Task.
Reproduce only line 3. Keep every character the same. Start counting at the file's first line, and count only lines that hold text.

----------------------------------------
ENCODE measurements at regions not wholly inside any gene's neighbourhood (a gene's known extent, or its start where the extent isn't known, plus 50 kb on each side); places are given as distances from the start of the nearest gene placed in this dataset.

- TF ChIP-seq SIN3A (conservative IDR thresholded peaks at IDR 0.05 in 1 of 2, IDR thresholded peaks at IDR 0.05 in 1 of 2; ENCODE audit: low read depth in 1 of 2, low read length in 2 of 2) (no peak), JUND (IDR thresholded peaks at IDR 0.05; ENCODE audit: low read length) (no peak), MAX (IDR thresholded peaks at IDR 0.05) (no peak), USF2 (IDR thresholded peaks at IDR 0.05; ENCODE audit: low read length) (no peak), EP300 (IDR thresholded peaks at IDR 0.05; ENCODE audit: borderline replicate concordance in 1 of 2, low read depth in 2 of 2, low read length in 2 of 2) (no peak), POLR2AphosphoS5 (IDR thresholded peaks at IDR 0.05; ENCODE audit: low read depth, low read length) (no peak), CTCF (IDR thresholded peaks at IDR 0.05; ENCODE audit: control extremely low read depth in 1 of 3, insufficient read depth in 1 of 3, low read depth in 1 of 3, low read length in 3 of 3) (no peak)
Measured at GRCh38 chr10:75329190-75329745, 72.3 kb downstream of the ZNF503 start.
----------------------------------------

Measured at GRCh38 chr10:75329190-75329745, 72.3 kb downstream of the ZNF503 start.